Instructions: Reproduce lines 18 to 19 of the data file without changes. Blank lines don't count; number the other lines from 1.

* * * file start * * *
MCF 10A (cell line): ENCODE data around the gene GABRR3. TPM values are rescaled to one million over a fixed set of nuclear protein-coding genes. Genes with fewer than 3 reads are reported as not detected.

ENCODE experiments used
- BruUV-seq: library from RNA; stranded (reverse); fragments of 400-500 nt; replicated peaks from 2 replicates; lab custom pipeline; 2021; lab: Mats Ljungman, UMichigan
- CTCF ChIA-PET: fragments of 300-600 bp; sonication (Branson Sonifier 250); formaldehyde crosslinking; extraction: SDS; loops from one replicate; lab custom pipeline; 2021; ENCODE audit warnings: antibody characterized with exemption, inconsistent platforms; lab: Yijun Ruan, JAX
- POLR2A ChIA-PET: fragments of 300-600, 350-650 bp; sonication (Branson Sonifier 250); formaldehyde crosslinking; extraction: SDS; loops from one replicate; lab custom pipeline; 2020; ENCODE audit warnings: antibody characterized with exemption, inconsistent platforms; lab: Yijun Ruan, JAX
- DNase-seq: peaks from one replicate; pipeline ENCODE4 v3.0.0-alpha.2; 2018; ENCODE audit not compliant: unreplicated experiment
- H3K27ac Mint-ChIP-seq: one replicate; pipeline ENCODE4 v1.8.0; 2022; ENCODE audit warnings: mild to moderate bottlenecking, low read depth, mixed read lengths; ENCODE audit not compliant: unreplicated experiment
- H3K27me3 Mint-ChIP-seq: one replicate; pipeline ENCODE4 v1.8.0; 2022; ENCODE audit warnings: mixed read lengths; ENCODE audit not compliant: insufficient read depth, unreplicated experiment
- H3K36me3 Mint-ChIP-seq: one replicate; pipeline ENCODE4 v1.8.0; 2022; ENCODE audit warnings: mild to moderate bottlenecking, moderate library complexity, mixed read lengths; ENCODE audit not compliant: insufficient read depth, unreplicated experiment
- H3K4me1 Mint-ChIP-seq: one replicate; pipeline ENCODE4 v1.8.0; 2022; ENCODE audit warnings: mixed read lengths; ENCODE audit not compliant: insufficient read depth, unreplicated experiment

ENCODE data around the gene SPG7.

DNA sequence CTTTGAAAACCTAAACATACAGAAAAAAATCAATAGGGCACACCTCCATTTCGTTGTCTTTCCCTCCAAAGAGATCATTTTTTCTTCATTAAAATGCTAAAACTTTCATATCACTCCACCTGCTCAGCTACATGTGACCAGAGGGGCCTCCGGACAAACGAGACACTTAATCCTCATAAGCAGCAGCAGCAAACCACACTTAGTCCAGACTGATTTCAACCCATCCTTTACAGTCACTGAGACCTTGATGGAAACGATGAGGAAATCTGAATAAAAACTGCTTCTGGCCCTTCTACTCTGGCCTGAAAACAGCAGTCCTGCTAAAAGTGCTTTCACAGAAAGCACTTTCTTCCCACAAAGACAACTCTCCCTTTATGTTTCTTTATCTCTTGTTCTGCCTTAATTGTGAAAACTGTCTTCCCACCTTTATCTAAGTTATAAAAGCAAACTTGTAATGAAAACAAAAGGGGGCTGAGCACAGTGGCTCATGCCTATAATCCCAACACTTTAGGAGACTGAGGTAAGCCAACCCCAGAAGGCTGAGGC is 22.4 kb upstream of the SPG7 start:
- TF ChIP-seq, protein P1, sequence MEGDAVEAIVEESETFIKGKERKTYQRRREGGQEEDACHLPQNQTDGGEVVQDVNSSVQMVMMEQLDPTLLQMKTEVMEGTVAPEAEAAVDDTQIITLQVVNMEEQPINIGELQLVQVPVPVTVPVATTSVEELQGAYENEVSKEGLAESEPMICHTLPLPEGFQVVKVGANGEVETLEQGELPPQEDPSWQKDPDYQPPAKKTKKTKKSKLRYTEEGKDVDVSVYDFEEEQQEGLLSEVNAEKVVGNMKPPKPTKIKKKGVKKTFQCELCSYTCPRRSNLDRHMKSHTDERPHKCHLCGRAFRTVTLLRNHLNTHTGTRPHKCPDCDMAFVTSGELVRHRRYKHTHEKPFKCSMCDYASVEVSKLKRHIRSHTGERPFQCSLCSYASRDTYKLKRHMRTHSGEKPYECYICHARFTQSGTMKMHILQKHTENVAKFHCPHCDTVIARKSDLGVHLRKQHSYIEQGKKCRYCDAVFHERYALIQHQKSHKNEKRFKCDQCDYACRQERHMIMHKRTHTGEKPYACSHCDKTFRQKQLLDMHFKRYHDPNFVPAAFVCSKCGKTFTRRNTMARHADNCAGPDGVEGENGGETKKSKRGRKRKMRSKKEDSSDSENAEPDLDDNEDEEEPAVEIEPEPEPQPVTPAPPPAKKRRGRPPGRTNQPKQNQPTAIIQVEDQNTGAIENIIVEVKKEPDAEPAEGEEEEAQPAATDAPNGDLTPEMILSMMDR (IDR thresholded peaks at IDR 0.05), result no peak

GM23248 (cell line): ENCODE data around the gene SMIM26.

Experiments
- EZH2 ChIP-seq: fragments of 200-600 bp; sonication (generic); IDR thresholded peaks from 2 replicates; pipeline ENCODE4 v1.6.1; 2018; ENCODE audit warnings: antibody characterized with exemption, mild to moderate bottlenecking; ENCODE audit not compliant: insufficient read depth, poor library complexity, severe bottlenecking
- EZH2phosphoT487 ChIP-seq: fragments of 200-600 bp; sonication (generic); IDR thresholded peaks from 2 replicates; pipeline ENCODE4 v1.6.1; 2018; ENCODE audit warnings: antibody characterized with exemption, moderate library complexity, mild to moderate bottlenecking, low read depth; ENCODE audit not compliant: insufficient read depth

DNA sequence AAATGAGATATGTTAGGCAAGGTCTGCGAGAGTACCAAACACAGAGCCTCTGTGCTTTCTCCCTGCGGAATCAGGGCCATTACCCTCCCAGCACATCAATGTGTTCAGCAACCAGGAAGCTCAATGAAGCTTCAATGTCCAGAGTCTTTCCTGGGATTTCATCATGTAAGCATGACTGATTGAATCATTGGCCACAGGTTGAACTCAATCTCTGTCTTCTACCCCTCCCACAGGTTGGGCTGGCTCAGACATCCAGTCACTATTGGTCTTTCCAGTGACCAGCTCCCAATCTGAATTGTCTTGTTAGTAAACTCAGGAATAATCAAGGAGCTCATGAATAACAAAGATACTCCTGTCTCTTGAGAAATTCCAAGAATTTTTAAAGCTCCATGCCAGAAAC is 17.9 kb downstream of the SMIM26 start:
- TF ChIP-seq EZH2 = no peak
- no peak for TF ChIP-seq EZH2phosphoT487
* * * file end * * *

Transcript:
DNA sequence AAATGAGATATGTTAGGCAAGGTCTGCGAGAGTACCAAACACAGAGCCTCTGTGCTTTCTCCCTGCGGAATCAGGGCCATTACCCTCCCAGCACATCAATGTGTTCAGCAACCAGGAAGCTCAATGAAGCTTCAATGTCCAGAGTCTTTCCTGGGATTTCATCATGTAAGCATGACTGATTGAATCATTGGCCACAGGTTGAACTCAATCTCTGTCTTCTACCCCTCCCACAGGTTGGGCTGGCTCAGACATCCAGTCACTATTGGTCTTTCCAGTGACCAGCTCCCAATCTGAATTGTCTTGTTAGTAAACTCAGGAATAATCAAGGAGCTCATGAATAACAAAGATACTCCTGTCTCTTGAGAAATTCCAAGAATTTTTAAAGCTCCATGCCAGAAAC is 17.9 kb downstream of the SMIM26 start:
- TF ChIP-seq EZH2 = no peak